House Investigates Flint Water Crisis, But The Governor Isn't On The Invite List

The Sierra Club is calling for Snyder to appear at next week's House hearing.
Michigan Gov. Rick Snyder (R) has not been invited to a House Oversight Committee hearing on the toxic water crisis in Flint, Michigan, a decision that has left many puzzled and angry.
Michigan Gov. Rick Snyder (R) has not been invited to a House Oversight Committee hearing on the toxic water crisis in Flint, Michigan, a decision that has left many puzzled and angry.

WASHINGTON -- The House Oversight Committee will hold a hearing on the water crisis in Flint, Michigan, on Feb. 3. But the list of witnesses does not include Michigan Gov. Rick Snyder (R), an omission that some are calling inexcusable.

The oversight committee has called a hearing for next Wednesday at 9 a.m. focusing on violations of the Safe Drinking Water Act in Flint. The Flint water crisis came as a result of officials in the Snyder administration telling city officials not to use corrosion treatment after the city began pulling drinking water from the Flint River. The water then corroded the city's pipes, causing lead contamination. State officials dismissed complaints from Flint residents about the water quality for over a year.

The committee released a list of witnesses Friday that includes Joel Beauvais, the acting deputy assistant administrator for the Environmental Protection Agency's Office of Water; Keith Creagh, the director of Michigan's Department of Environmental Quality; and Darnell Early, a former emergency manager for the city of Flint.

The Detroit Free Press confirmed that Snyder was not invited to appear on the panel.

In response, the Sierra Club is calling on the House committee to bring in Snyder. The group launched a "Make Snyder Testify" campaign Friday, which will include press events and a Twitter campaign under the hashtag #MakeSnyderTestify.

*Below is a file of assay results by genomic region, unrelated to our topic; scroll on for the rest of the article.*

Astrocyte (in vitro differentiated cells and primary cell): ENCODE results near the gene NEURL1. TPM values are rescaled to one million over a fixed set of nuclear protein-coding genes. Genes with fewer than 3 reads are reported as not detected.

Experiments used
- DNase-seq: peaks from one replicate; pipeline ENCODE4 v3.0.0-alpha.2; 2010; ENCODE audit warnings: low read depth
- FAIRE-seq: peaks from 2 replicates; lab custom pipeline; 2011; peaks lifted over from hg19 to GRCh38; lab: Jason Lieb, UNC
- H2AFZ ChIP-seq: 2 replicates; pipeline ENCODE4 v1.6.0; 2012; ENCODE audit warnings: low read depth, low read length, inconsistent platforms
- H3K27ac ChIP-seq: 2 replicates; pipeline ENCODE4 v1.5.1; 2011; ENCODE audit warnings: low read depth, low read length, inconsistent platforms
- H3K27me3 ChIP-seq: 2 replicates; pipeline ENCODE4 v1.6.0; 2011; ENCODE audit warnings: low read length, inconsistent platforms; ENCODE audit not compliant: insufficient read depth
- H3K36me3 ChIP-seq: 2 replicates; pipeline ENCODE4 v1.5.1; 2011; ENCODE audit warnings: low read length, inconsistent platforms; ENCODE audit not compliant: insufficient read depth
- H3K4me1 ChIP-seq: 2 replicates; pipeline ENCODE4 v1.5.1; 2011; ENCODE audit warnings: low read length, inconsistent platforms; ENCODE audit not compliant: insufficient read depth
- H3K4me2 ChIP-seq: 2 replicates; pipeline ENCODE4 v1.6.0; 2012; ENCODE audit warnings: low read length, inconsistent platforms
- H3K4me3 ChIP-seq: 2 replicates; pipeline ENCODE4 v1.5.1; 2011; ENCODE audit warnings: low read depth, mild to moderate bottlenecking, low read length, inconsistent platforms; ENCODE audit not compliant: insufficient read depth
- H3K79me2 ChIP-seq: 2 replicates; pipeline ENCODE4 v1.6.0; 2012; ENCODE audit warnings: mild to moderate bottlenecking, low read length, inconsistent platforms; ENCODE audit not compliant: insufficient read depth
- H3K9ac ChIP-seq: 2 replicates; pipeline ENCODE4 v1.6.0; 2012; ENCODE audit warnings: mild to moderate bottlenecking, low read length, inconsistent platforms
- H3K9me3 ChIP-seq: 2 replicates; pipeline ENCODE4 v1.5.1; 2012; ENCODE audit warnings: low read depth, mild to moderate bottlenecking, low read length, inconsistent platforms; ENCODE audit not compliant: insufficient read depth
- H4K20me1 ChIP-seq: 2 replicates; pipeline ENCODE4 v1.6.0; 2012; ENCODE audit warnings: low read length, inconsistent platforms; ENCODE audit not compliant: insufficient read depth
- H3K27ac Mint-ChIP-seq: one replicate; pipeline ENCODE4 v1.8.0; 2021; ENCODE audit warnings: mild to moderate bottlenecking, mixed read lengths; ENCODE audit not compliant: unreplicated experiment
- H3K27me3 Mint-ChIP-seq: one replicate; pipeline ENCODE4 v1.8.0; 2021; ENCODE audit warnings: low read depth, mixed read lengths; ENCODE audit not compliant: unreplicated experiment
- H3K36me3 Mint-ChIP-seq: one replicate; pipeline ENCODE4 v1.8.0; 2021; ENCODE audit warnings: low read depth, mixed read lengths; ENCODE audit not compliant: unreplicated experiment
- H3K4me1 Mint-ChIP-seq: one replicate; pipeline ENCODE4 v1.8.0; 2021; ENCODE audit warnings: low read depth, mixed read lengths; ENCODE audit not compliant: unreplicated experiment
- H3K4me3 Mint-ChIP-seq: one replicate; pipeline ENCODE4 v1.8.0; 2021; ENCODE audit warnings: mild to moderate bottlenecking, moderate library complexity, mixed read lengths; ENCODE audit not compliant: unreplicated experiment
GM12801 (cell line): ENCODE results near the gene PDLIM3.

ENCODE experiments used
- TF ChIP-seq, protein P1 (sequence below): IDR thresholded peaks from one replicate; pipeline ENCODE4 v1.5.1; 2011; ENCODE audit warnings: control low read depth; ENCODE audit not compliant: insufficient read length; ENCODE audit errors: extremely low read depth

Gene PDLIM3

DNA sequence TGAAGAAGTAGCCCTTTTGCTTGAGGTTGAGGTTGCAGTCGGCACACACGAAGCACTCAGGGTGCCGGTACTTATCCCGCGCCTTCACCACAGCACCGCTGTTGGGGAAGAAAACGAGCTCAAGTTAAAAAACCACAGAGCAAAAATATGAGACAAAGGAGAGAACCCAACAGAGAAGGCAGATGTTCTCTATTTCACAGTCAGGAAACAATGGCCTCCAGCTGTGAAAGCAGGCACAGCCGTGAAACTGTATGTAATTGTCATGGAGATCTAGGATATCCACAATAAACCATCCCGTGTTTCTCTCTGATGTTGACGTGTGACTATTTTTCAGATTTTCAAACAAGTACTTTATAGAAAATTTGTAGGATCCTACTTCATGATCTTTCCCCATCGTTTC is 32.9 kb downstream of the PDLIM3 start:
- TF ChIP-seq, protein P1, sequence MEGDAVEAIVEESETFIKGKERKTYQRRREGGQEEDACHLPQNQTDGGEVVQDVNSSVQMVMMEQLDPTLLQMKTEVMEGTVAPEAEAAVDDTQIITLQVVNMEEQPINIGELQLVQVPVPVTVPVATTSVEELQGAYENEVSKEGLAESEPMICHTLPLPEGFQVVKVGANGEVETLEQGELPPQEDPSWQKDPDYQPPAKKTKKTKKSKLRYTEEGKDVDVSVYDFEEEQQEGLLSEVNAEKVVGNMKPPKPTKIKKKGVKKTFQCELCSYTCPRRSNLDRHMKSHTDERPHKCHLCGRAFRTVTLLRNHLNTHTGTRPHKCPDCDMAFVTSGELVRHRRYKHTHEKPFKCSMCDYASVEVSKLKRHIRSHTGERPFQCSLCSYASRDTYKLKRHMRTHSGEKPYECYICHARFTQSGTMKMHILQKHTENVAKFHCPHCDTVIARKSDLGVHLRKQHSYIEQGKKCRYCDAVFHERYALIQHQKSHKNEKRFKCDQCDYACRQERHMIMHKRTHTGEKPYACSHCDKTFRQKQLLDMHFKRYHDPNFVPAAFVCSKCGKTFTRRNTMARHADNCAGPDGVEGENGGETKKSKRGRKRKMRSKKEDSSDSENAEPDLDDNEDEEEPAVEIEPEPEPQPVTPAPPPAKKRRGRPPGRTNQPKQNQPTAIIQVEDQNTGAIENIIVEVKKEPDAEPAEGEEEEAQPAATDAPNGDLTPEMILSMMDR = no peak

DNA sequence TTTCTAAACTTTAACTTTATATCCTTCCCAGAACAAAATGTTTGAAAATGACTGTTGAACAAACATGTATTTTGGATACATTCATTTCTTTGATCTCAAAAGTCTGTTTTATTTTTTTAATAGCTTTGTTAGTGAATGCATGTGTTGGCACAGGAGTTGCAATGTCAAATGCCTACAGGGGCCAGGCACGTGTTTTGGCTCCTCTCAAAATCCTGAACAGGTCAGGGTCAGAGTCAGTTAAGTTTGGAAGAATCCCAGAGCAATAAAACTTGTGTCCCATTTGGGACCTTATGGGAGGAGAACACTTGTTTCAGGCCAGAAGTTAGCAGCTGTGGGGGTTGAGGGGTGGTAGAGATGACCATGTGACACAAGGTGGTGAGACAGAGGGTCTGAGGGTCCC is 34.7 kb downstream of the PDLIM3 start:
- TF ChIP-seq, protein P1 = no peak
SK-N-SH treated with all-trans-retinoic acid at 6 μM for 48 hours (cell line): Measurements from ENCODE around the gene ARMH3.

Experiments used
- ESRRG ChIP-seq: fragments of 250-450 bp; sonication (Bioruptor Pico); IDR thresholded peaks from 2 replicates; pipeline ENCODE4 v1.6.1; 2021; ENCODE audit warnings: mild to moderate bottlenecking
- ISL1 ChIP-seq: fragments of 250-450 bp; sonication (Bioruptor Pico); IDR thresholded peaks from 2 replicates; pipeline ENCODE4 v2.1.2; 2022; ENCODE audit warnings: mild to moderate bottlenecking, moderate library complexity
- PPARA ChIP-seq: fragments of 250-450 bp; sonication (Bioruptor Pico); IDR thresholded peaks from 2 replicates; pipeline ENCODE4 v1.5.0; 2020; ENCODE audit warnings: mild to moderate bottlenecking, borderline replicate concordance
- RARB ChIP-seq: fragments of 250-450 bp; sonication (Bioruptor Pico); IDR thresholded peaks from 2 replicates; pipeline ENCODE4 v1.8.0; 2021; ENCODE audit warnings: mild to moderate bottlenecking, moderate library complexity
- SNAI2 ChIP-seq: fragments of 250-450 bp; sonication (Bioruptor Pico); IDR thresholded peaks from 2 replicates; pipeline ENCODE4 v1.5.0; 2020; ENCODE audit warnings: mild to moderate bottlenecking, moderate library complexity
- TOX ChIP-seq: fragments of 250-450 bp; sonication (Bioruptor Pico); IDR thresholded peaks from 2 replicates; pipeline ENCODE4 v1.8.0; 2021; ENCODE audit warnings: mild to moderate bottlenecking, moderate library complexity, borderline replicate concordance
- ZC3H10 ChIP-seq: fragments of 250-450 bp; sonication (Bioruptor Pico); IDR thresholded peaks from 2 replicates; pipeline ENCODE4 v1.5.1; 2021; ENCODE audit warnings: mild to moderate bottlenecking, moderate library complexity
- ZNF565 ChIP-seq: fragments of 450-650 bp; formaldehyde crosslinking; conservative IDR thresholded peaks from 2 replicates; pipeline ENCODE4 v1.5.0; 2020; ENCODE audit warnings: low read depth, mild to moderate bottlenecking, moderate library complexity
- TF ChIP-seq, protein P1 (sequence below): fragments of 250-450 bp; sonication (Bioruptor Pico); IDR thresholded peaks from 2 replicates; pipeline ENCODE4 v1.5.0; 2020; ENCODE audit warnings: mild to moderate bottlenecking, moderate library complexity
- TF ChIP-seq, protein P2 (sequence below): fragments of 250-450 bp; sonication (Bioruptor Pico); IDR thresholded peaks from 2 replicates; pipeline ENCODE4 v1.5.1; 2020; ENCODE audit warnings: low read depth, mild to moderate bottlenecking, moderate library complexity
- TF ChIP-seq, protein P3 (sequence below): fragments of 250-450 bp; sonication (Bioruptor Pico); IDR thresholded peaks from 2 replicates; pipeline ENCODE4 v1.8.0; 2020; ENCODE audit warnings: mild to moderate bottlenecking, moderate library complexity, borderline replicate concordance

"It's just amazingly inconceivable that the House Oversight Committee would hold a hearing looking into the Flint water crisis and not call the person most responsible for it happening," David Holtz, executive committee chair of the Michigan Sierra Club, told The Huffington Post. "It smacks of them trying to divert attention and accountability away from Gov. Snyder, and it sounds like it's a big partisan effort to get people's attention focused elsewhere."

Holtz said that Rep. Jason Chaffetz (R-Utah), chairman of the oversight committee, is "abetting Snyder in what some have called criminal acts" by not calling him to appear before the panel.

“The state of Michigan is conducting its own investigation," a spokesperson for the House committee told HuffPost in an email. "Our responsibility as a Committee is at the federal level. We are looking at this from an operational standpoint and our witnesses reflect that.”

The crisis has already led to the resignation of the EPA's regional administrator, after it became clear that the EPA knew about the contamination but did not effectively address it.

A congressional staffer close to the process, speaking on background so as to be able to comment freely, said Democrats have requested that Snyder be called to appear. The staffer said the issue of who is invited to the hearing is ultimately up to the committee's Republican leadership.

Democratic House members from Michigan are also calling for Snyder to appear before Congress.

"Flint deserves answers from the state on how this terrible water crisis happened and what is being done to make it right," said Rep. Dan Kildee (D-Mich.) in a statement. "Governor Snyder and his administration’s policies led to this man-made crisis and he must testify so that the whole truth can be found."

Rep. Brenda Lawrence (D-Mich.), who serves as the ranking member on the oversight committee's Subcommittee on Interior, put out a statement this week calling for Snyder to testify.

“Gov. Rick Snyder was at the top of my list of witnesses due to the central role that he has played in this manmade crisis; from the decision to shift from Flint’s original water source for cost-savings to the appalling delay in response to months of complaints by lead-poisoned residents and their children,” Lawrence said in the statement. “I am deeply disappointed at the Majority’s lack of commitment to a thorough and meaningful hearing. A sincere search for truth and justice requires a full review by the entire Committee of the decisions and policies of all those involved."

Lawrence plans to hold a press conference with members of the Congressional Progressive Caucus and Congressional Black Caucus after Wednesday's hearing.

Snyder's office did not respond to a request for comment.

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